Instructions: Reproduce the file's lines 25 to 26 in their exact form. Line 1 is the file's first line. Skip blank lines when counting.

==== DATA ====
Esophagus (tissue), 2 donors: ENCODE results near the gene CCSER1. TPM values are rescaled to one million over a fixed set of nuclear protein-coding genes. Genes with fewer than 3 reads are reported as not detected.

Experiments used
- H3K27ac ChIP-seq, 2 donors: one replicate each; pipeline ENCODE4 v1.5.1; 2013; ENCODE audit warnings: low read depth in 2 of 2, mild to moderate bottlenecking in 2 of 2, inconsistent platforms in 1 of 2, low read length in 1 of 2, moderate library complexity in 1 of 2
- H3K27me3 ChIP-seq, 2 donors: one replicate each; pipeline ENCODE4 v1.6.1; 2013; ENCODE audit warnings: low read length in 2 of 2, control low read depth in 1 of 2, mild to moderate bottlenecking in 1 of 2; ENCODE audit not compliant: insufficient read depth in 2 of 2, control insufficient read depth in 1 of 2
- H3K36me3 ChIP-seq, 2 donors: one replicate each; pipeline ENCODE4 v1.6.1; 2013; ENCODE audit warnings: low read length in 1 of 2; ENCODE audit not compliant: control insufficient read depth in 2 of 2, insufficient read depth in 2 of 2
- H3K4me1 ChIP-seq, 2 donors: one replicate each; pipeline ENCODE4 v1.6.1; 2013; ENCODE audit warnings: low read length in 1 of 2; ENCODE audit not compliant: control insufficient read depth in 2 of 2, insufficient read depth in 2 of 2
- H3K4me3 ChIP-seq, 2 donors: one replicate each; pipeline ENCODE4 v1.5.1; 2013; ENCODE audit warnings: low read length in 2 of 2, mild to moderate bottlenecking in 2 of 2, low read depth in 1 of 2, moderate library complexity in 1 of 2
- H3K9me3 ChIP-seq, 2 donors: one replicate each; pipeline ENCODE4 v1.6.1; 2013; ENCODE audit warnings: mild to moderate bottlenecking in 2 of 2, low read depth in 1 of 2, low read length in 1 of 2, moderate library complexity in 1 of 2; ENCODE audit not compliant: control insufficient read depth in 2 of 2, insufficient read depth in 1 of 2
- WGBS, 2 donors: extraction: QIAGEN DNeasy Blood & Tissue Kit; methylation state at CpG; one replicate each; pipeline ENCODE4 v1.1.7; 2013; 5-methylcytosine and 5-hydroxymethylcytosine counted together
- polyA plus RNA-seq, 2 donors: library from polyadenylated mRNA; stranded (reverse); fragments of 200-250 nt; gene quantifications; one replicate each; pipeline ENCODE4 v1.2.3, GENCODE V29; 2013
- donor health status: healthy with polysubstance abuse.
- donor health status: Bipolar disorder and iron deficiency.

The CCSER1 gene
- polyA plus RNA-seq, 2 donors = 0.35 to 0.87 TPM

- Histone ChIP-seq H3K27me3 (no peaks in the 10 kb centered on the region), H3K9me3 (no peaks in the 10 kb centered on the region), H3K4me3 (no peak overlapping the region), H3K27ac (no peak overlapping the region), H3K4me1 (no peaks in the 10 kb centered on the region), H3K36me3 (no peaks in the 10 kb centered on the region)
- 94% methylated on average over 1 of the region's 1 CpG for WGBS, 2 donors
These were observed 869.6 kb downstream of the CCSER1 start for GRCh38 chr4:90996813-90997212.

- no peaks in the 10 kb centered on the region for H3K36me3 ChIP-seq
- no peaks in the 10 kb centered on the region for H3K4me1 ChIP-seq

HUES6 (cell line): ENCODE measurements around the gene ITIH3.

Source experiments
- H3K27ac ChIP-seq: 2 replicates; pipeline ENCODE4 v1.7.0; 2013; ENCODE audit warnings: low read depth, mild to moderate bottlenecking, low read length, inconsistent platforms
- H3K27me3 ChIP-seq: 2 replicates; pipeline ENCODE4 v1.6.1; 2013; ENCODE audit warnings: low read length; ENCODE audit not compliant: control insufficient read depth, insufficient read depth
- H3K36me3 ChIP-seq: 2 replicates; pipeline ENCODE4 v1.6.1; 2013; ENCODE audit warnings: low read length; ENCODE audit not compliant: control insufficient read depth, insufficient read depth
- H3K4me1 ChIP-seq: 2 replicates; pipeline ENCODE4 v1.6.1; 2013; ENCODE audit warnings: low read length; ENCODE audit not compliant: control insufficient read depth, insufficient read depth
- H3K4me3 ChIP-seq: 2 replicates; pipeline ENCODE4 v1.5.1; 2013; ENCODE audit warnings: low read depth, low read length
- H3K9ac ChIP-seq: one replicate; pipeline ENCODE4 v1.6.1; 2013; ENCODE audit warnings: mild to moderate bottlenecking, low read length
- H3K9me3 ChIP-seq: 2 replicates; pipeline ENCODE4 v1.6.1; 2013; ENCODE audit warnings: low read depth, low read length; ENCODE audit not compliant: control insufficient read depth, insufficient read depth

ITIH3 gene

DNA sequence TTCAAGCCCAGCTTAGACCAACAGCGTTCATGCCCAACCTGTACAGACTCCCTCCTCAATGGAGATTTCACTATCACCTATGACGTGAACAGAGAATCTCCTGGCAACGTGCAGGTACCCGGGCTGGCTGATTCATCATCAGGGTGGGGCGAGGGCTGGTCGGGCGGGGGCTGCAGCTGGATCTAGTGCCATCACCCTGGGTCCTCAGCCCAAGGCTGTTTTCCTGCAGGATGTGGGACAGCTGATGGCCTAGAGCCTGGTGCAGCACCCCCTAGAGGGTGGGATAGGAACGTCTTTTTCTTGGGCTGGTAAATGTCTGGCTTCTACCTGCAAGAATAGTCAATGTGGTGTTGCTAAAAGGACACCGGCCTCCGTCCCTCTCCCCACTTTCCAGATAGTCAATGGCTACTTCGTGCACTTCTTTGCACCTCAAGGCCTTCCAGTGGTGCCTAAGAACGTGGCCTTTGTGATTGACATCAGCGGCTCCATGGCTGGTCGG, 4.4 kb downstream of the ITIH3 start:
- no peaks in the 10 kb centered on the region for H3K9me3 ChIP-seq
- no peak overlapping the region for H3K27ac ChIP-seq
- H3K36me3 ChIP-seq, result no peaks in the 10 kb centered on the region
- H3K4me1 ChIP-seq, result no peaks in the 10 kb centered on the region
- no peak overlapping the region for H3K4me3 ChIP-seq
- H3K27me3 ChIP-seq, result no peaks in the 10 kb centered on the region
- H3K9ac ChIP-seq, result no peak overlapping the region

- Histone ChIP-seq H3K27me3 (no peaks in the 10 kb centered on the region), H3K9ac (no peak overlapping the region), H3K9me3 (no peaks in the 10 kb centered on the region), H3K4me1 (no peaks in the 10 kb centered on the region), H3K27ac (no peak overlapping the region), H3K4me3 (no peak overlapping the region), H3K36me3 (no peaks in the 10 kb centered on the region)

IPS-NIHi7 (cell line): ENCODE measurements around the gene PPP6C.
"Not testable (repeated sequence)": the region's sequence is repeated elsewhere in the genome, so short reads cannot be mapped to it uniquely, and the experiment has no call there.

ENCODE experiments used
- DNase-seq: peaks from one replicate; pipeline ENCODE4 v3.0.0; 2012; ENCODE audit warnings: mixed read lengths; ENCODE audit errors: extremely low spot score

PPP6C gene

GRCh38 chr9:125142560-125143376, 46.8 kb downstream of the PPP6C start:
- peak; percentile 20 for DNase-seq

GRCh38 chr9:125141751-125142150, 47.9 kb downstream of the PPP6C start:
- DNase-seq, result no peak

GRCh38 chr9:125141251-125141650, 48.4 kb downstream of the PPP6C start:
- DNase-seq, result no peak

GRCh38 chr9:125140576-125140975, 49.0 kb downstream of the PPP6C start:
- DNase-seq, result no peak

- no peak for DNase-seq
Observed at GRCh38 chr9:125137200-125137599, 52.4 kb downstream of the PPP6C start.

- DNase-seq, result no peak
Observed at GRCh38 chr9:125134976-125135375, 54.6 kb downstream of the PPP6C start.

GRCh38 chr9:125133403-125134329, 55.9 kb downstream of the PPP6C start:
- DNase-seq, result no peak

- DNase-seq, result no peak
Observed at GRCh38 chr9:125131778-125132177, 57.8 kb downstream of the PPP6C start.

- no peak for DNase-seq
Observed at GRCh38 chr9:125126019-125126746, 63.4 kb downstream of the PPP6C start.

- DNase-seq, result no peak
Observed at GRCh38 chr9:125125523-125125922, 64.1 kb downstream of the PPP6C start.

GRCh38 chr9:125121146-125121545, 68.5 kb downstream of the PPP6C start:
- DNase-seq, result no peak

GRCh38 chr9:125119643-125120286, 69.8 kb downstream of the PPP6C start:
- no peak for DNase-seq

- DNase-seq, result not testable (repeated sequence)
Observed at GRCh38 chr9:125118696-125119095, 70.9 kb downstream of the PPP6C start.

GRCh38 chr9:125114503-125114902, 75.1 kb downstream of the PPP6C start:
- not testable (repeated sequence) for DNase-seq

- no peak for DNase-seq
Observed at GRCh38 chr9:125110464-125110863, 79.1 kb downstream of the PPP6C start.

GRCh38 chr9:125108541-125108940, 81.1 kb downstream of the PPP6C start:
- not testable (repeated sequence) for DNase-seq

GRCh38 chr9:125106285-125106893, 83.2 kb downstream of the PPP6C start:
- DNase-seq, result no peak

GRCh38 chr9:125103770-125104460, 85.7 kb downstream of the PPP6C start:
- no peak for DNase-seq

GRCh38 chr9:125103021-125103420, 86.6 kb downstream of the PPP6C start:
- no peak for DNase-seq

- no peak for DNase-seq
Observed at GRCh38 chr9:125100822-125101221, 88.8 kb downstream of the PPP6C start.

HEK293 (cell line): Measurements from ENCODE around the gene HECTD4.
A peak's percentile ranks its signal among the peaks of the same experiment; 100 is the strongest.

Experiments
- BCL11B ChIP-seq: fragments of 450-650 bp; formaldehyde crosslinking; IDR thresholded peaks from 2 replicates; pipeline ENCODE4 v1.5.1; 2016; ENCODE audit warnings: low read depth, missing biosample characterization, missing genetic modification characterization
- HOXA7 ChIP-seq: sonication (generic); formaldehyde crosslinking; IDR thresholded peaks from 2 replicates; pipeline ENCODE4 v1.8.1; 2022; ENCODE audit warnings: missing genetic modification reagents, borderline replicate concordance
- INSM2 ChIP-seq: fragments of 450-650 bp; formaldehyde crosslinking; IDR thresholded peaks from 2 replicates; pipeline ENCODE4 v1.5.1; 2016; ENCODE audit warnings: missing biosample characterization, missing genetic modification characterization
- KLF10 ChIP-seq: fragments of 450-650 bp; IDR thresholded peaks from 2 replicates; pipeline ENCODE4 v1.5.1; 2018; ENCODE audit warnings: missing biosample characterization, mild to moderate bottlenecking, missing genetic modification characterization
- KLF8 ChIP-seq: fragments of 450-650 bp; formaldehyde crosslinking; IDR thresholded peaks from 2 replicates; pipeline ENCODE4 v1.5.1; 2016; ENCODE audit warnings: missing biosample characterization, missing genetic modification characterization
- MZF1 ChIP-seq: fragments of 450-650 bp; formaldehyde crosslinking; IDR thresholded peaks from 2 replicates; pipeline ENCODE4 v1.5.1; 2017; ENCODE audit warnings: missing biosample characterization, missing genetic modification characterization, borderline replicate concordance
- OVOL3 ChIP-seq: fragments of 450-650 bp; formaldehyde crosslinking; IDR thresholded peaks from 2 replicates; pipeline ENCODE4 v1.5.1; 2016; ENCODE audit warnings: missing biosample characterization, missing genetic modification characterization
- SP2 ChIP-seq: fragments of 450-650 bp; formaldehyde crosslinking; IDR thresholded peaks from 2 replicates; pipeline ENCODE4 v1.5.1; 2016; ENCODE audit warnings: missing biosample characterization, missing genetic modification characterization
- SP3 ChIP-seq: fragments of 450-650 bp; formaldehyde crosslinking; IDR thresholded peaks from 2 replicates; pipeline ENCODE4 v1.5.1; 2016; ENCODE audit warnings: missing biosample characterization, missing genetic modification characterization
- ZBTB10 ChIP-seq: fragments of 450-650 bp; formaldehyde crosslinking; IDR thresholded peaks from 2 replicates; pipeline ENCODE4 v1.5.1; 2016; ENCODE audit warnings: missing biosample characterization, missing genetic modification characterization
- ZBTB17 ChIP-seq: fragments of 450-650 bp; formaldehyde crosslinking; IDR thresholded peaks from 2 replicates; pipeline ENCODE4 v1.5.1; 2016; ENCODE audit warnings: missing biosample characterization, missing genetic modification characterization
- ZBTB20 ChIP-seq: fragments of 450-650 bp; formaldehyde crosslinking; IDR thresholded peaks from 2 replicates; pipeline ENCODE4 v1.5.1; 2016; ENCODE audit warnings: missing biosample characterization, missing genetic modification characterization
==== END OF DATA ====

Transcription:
- H3K4me1 ChIP-seq: 2 replicates; pipeline ENCODE4 v1.6.1; 2013; ENCODE audit warnings: low read length; ENCODE audit not compliant: control insufficient read depth, insufficient read depth
- H3K4me3 ChIP-seq: 2 replicates; pipeline ENCODE4 v1.5.1; 2013; ENCODE audit warnings: low read depth, low read length